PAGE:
Today’s big plan was to make my inaugural screencast and then post it up here at CO9s for everyone to view and critique. I scripted it out last night and had a couple of hours with no kids around to work on it this morning. As you can see, though, it ain’t here. What happened?
1. Mouseposé wouldn’t stay open for longer than five minutes unless I purchased a license. This, after the documentation said that it would work fine without a license but some nonessential (for me) features wouldn’t work. So, I’m out $15.
2. Then Mouseposé wouldn’t work when I had Snapz Pro X running. I resorted to a lot of distracting mouse-waving during the screencast.
3. Then my carefully constructed script turned out to suck. The ‘cast went on… and on… I realized halfway into the ‘cast that I could do this in half the time with the same amount of content if I just threw the whole script out and redid it.
4. Then a normally-innocuous LaTeX preamble command, which I use in every single LaTeX document I make, started giving me an error message when I compiled the source. Since at that point in the screencast I was trying to demonstrate the use of a preamble command, it sort of ruined things.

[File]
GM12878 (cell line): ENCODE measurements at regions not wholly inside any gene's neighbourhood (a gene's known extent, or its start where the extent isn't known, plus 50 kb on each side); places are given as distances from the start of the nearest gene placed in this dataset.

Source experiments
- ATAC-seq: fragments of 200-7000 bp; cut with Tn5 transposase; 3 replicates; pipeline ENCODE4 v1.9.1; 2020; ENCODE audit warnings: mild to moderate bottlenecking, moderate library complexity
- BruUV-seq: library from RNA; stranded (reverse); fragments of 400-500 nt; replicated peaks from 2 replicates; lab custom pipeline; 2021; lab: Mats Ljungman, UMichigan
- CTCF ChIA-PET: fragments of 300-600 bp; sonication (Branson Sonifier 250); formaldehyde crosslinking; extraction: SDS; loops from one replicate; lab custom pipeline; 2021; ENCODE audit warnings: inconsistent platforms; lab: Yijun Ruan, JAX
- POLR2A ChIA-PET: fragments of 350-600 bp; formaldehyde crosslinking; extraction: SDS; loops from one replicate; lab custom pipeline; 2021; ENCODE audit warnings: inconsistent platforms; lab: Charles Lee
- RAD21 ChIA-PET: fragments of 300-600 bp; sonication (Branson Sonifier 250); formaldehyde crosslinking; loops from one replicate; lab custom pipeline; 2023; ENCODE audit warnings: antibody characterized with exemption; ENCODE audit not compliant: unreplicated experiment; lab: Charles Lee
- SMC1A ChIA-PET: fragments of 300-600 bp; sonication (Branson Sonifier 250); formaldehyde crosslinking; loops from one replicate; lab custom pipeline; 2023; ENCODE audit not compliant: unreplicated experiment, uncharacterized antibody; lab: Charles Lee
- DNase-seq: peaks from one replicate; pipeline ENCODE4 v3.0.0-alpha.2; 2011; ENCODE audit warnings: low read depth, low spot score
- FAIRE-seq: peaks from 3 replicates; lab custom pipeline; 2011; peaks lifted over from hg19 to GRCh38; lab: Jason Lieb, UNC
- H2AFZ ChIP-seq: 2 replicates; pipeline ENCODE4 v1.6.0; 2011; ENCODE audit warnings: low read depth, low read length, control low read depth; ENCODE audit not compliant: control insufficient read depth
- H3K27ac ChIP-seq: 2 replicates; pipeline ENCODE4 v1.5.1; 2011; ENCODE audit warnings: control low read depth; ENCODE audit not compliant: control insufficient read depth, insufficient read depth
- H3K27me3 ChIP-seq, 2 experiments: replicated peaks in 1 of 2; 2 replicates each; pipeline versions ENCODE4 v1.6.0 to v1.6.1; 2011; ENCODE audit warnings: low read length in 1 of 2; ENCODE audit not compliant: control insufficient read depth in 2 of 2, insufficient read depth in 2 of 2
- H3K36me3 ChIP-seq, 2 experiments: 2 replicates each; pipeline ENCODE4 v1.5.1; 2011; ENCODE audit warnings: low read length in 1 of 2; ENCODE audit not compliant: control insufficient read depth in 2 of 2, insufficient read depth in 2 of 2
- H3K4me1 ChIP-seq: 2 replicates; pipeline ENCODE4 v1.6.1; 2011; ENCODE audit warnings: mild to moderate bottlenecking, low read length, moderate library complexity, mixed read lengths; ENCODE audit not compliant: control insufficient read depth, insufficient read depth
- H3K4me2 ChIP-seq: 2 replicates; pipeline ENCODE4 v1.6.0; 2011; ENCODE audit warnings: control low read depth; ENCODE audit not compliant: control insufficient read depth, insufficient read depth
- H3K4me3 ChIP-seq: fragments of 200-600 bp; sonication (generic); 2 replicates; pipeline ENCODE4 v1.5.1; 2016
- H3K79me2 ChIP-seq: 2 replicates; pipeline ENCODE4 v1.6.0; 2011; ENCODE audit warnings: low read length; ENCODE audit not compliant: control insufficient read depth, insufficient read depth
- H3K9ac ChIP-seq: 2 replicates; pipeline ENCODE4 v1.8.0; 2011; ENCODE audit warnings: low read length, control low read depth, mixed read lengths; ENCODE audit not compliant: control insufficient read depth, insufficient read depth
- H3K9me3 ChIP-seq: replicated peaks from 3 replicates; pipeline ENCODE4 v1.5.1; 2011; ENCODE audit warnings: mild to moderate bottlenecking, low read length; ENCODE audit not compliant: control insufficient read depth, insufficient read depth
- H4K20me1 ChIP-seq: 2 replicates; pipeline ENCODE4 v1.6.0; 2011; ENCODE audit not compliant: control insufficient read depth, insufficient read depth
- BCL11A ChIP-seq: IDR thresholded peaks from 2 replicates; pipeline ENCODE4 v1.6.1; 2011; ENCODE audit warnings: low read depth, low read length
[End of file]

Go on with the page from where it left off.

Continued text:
5. Then, after finishing the whole 25-minute (argh!) screencast and having my Macbook spend about that much time again rendering the video, I played it back on Quicktime only to find out the audio was missing (or at least totally inaudible).
Tomorrow’s big plan is to make some brief recon screencasts to get all the pieces working, then try again with a different script.
So the lesson here is that screencasting, being a specific combination of technology used in a certain way, is just like any other kind of technology in that there are a lot of unforeseen and inexplicable screw-ups when you try to use it. And the thing to do is take its use in little steps and iron out the component parts first, then put it all together later. And don’t be afraid to throw the whole mess out if it screws up too badly, learn your lessons and try again later.